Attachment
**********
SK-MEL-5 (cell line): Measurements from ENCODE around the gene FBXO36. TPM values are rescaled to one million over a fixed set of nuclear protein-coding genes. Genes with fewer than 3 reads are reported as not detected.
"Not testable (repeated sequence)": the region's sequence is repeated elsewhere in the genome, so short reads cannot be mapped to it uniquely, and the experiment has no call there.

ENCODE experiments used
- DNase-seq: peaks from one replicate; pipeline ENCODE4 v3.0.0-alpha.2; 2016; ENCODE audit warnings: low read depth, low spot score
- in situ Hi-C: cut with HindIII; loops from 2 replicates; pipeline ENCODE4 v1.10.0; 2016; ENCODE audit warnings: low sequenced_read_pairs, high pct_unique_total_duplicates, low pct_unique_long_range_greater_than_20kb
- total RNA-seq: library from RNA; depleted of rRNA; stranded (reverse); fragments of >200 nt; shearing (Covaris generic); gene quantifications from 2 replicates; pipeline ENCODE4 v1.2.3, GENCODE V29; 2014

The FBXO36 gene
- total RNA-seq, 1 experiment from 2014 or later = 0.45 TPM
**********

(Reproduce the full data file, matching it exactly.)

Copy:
SK-MEL-5 (cell line): Measurements from ENCODE around the gene FBXO36. TPM values are rescaled to one million over a fixed set of nuclear protein-coding genes. Genes with fewer than 3 reads are reported as not detected.
"Not testable (repeated sequence)": the region's sequence is repeated elsewhere in the genome, so short reads cannot be mapped to it uniquely, and the experiment has no call there.

ENCODE experiments used
- DNase-seq: peaks from one replicate; pipeline ENCODE4 v3.0.0-alpha.2; 2016; ENCODE audit warnings: low read depth, low spot score
- in situ Hi-C: cut with HindIII; loops from 2 replicates; pipeline ENCODE4 v1.10.0; 2016; ENCODE audit warnings: low sequenced_read_pairs, high pct_unique_total_duplicates, low pct_unique_long_range_greater_than_20kb
- total RNA-seq: library from RNA; depleted of rRNA; stranded (reverse); fragments of >200 nt; shearing (Covaris generic); gene quantifications from 2 replicates; pipeline ENCODE4 v1.2.3, GENCODE V29; 2014

The FBXO36 gene
- total RNA-seq, 1 experiment from 2014 or later = 0.45 TPM